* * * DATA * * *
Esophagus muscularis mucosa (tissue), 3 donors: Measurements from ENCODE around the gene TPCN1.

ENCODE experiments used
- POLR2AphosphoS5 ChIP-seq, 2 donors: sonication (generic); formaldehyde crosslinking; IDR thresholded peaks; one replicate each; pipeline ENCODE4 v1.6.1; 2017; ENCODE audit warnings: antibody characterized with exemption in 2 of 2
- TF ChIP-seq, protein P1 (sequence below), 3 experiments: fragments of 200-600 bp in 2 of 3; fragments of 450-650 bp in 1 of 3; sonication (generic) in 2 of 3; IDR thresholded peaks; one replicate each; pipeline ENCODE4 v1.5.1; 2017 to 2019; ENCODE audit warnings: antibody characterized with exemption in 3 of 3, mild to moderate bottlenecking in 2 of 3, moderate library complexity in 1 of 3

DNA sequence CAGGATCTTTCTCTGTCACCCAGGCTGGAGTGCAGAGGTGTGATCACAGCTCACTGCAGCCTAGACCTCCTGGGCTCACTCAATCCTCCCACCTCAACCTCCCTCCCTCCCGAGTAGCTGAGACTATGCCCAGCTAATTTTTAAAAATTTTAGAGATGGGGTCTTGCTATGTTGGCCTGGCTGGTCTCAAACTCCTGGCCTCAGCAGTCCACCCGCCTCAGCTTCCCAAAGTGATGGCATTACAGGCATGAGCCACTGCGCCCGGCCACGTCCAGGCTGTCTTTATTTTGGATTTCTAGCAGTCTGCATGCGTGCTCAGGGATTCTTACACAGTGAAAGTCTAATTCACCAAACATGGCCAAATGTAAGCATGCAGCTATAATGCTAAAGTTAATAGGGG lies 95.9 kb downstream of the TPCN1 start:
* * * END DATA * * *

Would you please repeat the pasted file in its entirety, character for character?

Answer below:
Esophagus muscularis mucosa (tissue), 3 donors: Measurements from ENCODE around the gene TPCN1.

ENCODE experiments used
- POLR2AphosphoS5 ChIP-seq, 2 donors: sonication (generic); formaldehyde crosslinking; IDR thresholded peaks; one replicate each; pipeline ENCODE4 v1.6.1; 2017; ENCODE audit warnings: antibody characterized with exemption in 2 of 2
- TF ChIP-seq, protein P1 (sequence below), 3 experiments: fragments of 200-600 bp in 2 of 3; fragments of 450-650 bp in 1 of 3; sonication (generic) in 2 of 3; IDR thresholded peaks; one replicate each; pipeline ENCODE4 v1.5.1; 2017 to 2019; ENCODE audit warnings: antibody characterized with exemption in 3 of 3, mild to moderate bottlenecking in 2 of 3, moderate library complexity in 1 of 3

DNA sequence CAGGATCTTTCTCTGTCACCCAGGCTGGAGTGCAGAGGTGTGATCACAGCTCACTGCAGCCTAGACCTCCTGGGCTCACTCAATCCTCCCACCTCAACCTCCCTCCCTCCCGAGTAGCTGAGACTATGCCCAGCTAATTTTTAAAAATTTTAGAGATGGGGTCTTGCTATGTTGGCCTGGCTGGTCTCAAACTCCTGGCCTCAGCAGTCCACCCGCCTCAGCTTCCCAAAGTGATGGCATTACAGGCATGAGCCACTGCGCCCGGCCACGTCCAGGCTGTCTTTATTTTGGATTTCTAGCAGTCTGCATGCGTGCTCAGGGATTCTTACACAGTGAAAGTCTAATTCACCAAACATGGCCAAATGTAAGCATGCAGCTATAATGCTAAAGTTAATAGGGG lies 95.9 kb downstream of the TPCN1 start: